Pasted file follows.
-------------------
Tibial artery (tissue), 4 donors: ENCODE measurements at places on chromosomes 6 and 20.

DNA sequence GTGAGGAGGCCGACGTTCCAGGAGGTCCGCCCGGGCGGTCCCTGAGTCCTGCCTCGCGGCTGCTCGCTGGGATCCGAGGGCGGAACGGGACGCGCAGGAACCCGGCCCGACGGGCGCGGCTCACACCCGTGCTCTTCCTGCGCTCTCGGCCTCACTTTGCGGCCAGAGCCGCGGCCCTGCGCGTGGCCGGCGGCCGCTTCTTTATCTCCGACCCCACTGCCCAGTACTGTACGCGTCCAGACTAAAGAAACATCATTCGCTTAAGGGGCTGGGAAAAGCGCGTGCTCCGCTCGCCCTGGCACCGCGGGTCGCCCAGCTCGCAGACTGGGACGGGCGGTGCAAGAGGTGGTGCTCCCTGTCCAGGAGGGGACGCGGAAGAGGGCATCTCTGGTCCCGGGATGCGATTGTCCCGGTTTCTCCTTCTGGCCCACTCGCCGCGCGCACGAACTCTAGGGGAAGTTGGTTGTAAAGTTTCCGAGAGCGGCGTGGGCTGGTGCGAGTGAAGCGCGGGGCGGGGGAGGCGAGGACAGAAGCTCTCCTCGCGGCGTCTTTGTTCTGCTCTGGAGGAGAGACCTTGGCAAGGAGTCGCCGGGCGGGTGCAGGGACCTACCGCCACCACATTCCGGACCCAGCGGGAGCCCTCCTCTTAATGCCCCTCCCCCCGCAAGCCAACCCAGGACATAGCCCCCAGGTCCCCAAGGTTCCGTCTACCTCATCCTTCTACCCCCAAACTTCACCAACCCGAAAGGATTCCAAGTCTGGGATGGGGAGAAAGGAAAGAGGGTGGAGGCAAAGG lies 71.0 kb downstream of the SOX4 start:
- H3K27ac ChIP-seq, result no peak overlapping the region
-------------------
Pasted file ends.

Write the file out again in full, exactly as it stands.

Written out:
Tibial artery (tissue), 4 donors: ENCODE measurements at places on chromosomes 6 and 20.

DNA sequence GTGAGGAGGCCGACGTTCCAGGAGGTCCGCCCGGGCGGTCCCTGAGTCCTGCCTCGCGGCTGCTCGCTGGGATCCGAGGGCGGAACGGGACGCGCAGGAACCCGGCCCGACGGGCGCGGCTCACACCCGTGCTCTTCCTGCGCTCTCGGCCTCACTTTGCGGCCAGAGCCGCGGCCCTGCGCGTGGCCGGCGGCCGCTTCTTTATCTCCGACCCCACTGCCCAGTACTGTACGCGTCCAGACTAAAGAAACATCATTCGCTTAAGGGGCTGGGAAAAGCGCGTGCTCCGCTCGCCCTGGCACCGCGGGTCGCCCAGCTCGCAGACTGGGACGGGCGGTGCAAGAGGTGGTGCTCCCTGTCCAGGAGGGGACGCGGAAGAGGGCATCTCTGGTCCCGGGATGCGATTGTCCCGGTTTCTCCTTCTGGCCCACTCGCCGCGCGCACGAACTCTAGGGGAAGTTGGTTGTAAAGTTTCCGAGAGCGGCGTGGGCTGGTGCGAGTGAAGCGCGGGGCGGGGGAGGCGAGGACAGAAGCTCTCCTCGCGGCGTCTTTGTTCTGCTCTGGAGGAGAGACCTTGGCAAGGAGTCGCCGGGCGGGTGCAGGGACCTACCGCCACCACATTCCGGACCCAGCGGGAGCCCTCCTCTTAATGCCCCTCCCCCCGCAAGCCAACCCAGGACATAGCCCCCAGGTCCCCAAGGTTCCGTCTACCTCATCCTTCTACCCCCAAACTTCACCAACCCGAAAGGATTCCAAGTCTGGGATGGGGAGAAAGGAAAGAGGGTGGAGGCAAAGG lies 71.0 kb downstream of the SOX4 start:
- H3K27ac ChIP-seq, result no peak overlapping the region